Posted: 3:21 am Monday, March 6th, 2017
By Ann Kelly
“Mutt Madness” is coming up this Saturday as I return to Highlander Park with the Suncoast Animal League for a full day of very furry fun. All this week I’ll be introducing you to some of the very special rescues that will be there. This year has once again brought rescue stories that just break your heart. But thanks to Executive Director Rick Chaboudy and an incredible group of volunteers and supporters it also brings great success stories of those same rescues. The most recent was a group of Lhasa Apso’s and no one can tell their story of being rescued from a breeder. They didn’t even resemble dogs at first glance. Read below how the rescue went down, and take a look at my visit with the five at last week’s fund raiser.
The Five Lhasa’s: Medical Issues by Rick Chaboudy
It was 12:30am by the time the five Lhasa Apso’s were loaded into my vehicle at Critter Mama Rescue in Ruskin. The smell immediately started taking ownership of my SUV. It was a chilly and damp night, but I rolled down the windows and cranked up the air conditioning as I headed west towards Pinellas County. I was pretty sure I couldn’t air the stink out of my vehicle, but I gave it a try anyway. I failed. Miserably.
When I arrived an hour later at Clearwater Beach, I was greeted by Suncoast Animal League volunteers Clint (owner of Island Dog Outfitters) Lindsey and Diana. They opened the back hatch of my SUV to retrieve the dogs and were blasted in the face by the powerful odor that was like a Joe Frazier left hook.
One by one, each Lhasa Apso was hoisted onto the grooming table. Each time, Clint would step back, sigh and say, “Give me a minute. I have to figure out where to start.” Each new dog stunned us more than the previous one. Each one made us angrier and more sick to our stomachs. We stood staring in disbelief every time we witnessed the 3 to 4 inch twisted, curved and misshaped nails that maneuvered their way through the “boxing glove” of mats that contained each paw. It wasn’t easy seeing all this misery, but we focused on the outcome, which was making them feel better.
Six and a half hours later, we finally finished. We bagged up the huge chunks and clumps of filthy mats into three tightly sealed, heavy duty trash bags and loaded the five Lhasas into my SUV once again. It was quickly evident that the bathing aspect of our long night did little to nothing to reduce the awful smell of the dogs. Or, maybe at that point, it was me??!! I arrived back at Suncoast Animal League around 8:30am and the first volunteer dog care shift of the day was well under way. The dog walkers stopped their routine to help unload the newcomers and say “hello” to their new challenges. Some choked at the odor and others shed tears as they watched the Lhasas attempt to walk. They fed them and were amazed at their undaunted appetites after all they had been through. The Lhasas were then tucked into their new beds so they could catch a quick nap before they headed off to the vet’s office. At Enterprise Road Animal Hospital, the dogs were greeted with the now standard, “What’s that smell??!!” They spent the day at the hospital where each one was examined individually. As we suspected, the news was not good. The dogs were older than originally thought. Collectively, they will most likely have all their teeth pulled. They have ear infections, one so severe that the ear showed signs of “rotting.” They have skin infections, feet irritations, open sores, luxated patellas and other orthopedic problems.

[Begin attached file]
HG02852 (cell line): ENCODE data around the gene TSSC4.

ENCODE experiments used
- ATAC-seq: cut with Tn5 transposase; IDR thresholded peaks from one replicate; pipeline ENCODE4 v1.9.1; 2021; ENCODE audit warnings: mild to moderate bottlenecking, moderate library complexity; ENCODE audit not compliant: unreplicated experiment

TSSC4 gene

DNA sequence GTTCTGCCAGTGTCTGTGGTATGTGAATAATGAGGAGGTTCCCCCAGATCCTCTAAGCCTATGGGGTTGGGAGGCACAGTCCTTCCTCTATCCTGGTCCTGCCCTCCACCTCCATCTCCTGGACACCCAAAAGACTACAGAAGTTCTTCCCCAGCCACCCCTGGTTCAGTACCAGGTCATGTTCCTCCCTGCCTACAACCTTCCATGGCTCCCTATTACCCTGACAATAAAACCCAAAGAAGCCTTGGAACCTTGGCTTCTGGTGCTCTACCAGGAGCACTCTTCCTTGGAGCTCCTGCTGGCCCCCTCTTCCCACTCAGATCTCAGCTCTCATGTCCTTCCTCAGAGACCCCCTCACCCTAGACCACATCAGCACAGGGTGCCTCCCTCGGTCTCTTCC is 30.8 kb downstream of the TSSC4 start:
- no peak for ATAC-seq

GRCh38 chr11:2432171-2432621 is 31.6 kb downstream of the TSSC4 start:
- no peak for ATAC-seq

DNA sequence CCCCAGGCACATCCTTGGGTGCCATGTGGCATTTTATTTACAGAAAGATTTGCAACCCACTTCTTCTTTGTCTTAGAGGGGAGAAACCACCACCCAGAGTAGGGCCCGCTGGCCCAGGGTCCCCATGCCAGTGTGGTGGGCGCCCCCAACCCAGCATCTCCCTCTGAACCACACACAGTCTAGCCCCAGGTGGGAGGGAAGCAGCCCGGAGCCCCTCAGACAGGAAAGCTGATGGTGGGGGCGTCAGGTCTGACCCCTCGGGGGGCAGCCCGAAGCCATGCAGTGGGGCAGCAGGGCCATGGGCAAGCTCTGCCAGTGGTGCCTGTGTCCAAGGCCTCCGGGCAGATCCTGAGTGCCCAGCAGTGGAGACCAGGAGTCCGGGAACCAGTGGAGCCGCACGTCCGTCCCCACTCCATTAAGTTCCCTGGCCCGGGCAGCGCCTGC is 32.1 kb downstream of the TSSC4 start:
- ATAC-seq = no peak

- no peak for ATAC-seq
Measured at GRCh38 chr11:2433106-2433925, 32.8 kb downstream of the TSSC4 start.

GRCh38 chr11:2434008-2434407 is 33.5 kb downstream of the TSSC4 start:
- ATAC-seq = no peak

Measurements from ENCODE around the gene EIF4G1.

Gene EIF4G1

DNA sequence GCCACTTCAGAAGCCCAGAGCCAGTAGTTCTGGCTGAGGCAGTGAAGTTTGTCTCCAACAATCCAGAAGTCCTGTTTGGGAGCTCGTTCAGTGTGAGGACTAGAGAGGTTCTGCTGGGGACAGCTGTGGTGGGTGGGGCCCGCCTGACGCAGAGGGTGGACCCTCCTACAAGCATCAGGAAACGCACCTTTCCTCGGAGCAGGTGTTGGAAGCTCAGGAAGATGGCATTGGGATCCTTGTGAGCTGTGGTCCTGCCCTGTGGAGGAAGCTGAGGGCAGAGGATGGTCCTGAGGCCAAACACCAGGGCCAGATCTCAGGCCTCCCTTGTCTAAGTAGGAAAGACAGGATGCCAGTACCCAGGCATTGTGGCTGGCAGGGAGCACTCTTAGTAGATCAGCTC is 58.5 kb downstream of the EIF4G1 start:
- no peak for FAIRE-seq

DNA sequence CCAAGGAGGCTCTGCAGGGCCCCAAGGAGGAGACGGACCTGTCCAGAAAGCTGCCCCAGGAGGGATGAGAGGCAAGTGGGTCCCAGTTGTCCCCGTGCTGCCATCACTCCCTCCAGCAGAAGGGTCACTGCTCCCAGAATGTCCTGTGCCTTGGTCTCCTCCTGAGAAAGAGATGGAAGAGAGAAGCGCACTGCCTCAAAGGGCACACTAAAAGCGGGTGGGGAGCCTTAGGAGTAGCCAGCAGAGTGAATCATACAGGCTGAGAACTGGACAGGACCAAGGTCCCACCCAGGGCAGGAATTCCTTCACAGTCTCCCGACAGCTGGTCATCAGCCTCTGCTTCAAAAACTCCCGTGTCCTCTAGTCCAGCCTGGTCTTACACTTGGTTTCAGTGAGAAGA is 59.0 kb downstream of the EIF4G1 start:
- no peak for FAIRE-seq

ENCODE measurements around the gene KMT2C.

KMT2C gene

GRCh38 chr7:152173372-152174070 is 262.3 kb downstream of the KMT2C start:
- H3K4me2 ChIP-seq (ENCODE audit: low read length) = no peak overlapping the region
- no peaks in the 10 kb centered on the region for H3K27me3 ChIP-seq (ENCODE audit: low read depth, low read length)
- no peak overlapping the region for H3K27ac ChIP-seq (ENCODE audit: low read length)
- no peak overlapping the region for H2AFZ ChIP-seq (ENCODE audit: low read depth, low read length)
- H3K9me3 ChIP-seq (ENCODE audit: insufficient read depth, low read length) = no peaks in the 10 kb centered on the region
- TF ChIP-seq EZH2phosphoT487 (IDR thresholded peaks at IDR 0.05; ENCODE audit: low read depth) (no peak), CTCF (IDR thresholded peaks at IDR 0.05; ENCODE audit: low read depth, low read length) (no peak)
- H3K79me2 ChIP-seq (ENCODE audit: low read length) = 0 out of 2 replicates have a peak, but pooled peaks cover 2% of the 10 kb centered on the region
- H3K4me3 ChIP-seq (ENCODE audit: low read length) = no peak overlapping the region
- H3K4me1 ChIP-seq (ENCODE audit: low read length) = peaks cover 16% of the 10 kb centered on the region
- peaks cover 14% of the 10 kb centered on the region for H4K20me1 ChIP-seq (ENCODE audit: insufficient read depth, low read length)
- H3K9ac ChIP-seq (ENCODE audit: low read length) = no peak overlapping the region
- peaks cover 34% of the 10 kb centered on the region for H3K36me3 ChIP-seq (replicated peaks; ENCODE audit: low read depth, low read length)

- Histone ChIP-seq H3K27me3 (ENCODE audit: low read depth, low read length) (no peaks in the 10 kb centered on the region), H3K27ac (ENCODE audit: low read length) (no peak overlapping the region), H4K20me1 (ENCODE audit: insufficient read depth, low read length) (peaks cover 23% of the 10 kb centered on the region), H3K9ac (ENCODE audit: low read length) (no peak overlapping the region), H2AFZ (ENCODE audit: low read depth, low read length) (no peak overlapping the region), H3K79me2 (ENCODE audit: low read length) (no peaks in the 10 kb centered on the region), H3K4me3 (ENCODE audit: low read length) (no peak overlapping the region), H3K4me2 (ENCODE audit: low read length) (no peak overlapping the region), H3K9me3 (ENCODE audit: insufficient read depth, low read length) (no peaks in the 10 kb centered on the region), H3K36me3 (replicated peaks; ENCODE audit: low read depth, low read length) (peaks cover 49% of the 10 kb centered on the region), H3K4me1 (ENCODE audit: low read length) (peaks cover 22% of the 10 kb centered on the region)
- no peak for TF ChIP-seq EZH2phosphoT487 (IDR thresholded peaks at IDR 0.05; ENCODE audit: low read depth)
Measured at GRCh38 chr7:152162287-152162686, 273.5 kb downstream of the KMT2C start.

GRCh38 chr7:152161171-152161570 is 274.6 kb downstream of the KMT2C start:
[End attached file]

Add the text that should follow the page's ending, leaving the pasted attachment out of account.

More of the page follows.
Several showed signs of over breeding. Because of the removal of the heavy “cast like” matting on their legs and the 1-1.5 lb. “boxing gloves” weighing down their feet, they have to learn to walk again. Now that the matting has been removed from their feet, they lift their feet unusually high in the air (like goose stepping) and have trouble placing their feet accurately on the ground.
The most disturbing medical diagnosis of all concerns their eyes. Dr. Pola’s examination concluded that the dogs, every single one, are almost completely blind. Some may see shapes and have “light” awareness. One has a hole in her cornea because of infection. All this was additionally confirmed by an optometrist who is a volunteer with us and happened to stop by our shelter yesterday.
As deflating as all this news has been, we have absorbed it fully and are ready to move forward in our quest to give each of them new, happy lives. We are also gathering information on the dogs’ former owner in order to pursue animal cruelty charges. We know that one dog was purchased from a St Petersburg pet store in 2004 for $949.00. She was bred numerous times as was one of her daughters.
After being so severely neglected for so long, it’s amazing to see the thousands of people who care about these five dogs and are following their story. Maybe they will never see that because of the condition of their eyes, but they sure can feel it because their hearts work fine. Thank you for caring.
And we do care very much Rick. They have names and will be at Mutt Madness and we invite you to come by and support the work of the Suncoast Animal League. And if you’re not able to be there in person, please consider making a donation to help cover the medical expenses. Please visit the Suncoast Animal League PayPal account on their website at www.SuncoastAnimalLeague.org or to their mailing address:
1030 Pennsylvania Ave.
Palm Harbor, FL 34683